My Neighbour has Japanese Knotweed – What do I do?

What to do if your neighbour has Japanese knotweed

If you think your neighbour has Japanese Knotweed and it is spreading to your garden, take a look at our step-by-step guide for tips on what to do.

The law on Japanese knotweed differs depending on whereabouts in the UK you live. This information applies to England, where we are based, Wales and Northern Ireland. For information for Scotland, please visit the Scottish Government’s website.Your Neighbour has Japanese Knotweed - What do you do?

If your neighbour has Japanese Knotweed on their property, they are under no legal obligation to remove Japanese Knotweed from their own property. However, if it starts to encroach upon your property they are causing a private nuisance and therefore are open to court action.

It is best to identify and treat Japanese Knotweed as soon as possible as this not only leads to a faster resolution but is more cost effective. Most of the time your neighbour may not have identified the Japanese Knotweed and therefore may not be aware of the trouble it can cause. If you think that your neighbour has Japanese Knotweed you should alert them as soon as possible as it can cause serious damage to their property and the environment.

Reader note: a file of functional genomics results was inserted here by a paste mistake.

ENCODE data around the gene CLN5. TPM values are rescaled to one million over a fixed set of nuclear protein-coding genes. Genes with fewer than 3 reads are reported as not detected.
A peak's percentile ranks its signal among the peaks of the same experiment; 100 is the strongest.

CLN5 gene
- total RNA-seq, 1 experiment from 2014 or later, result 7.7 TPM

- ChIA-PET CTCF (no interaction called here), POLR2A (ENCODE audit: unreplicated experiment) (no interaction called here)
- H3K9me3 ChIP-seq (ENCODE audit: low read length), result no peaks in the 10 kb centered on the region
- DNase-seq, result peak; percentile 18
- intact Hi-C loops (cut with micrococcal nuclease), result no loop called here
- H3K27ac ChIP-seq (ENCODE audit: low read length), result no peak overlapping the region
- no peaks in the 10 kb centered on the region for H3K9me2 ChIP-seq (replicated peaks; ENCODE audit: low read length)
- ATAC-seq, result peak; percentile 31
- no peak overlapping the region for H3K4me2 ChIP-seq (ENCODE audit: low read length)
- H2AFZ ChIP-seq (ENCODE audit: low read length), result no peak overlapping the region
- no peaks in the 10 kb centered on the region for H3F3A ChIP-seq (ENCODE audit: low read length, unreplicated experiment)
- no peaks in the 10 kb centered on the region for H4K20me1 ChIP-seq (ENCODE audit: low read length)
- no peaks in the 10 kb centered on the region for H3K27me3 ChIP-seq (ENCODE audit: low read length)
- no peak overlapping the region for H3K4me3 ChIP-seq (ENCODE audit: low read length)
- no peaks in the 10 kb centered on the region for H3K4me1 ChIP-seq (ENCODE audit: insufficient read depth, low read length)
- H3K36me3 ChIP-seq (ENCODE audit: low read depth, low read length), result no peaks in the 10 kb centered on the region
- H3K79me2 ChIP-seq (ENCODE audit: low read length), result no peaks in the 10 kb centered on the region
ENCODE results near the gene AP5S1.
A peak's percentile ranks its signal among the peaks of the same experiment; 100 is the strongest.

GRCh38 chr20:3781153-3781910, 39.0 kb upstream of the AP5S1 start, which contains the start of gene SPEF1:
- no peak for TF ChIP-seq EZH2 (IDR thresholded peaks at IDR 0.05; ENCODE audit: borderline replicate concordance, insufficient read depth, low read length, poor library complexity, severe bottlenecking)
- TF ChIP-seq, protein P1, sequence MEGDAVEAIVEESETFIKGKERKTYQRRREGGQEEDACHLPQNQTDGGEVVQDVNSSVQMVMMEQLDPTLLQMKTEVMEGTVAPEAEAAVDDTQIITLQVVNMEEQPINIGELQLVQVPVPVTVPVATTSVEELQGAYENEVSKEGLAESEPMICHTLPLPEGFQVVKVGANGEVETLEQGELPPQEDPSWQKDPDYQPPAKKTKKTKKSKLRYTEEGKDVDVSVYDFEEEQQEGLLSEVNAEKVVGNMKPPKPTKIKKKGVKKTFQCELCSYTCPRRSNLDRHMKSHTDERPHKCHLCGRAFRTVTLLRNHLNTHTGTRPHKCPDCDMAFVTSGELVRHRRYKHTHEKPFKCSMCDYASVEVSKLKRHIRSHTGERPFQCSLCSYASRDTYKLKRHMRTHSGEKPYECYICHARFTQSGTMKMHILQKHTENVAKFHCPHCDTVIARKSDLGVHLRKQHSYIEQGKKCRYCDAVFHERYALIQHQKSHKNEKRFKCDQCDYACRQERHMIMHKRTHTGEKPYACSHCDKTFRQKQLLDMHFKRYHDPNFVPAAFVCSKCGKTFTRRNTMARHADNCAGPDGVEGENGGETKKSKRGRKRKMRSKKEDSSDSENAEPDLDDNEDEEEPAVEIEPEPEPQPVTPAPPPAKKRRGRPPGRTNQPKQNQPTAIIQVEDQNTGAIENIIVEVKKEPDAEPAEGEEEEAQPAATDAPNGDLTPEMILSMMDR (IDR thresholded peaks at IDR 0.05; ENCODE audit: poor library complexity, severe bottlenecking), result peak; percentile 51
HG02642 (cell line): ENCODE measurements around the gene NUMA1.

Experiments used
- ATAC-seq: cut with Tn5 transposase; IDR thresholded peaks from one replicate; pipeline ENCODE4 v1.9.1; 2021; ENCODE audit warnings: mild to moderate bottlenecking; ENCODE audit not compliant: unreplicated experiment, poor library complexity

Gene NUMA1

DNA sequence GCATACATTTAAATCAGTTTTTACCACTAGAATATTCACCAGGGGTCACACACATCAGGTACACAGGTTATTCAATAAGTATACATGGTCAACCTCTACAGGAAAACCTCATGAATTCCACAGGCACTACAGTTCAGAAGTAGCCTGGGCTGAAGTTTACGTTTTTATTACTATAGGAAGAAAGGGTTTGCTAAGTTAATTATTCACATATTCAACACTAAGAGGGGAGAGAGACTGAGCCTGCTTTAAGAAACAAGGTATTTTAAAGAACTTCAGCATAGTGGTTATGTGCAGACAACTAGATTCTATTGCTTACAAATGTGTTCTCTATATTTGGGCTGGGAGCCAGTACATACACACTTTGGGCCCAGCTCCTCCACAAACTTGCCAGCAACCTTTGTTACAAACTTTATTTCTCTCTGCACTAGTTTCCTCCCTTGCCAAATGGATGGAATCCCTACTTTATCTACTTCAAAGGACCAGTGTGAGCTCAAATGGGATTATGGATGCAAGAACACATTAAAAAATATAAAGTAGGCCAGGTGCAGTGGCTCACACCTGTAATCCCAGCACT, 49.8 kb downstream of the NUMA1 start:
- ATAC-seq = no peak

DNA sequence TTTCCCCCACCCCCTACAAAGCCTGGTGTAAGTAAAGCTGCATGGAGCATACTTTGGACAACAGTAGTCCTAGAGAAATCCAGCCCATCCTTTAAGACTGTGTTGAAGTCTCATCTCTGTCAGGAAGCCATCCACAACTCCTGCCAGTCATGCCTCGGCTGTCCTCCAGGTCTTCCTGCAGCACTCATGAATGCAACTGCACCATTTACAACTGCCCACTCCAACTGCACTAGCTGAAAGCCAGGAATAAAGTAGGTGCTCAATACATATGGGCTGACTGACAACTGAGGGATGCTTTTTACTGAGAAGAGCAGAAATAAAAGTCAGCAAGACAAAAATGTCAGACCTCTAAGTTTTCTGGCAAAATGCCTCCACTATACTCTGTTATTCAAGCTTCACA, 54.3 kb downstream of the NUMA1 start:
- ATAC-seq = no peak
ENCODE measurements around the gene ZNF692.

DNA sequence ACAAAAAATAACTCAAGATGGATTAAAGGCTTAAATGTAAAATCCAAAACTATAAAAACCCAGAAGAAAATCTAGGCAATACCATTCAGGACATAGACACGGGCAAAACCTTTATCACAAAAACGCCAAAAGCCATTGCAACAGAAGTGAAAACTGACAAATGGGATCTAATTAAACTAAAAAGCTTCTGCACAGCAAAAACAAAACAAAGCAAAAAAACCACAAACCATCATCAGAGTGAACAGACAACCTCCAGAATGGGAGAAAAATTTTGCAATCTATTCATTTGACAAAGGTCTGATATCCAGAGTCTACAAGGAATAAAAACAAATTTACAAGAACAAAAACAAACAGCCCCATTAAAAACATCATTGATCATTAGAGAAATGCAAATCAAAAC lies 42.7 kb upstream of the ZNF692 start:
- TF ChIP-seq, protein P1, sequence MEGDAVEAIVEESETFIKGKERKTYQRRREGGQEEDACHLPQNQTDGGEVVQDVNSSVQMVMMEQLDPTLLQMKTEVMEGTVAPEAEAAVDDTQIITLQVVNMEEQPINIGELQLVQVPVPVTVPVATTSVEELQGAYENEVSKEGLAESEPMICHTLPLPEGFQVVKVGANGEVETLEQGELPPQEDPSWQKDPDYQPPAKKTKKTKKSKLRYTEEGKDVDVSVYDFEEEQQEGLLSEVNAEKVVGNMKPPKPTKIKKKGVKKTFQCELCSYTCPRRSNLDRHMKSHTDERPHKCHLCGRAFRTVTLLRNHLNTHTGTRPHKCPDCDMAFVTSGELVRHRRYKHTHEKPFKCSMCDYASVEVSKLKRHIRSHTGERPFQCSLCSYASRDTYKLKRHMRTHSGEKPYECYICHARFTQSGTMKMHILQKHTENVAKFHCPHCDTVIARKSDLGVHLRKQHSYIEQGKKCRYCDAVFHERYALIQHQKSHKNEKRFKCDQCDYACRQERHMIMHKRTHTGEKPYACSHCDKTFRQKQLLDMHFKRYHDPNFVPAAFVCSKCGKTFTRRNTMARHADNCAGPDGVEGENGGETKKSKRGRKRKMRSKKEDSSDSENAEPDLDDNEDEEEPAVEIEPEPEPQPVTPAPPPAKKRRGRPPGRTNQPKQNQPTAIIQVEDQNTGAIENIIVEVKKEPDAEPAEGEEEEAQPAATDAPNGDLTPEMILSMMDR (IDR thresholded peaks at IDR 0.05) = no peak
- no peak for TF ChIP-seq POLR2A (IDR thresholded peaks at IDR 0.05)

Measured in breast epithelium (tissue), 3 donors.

Do not take legal action until you have let them know about the issue, as they may not be aware. If they are reluctant, simply explain the damage it can do to their property and recommend they research it themselves. This should be enough to encourage them to take action.

If your neighbour has Japanese Knotweed, it can quickly spread to your property!

Japanese Knotweed is often described as being like an iceberg as the roots can spread for several metres underground, therefore the chances of it reaching your property from a neighbouring property are very high. If your neighbour chooses not to take action or there is no one living at the property, there are some steps you can take to get a resolution. If damage has already been done to your property your insurance company may be able to help and they may offer legal advice too. Failing this, a solicitor and an invasive weed specialist such as ourselves will be able to assist you in getting a solution. The final step would be a small claims court but ideally, it wouldn’t reach this stage.

If you need more advice on this issue, please call us, or refer to the Wildlife and Countryside Act 1981.

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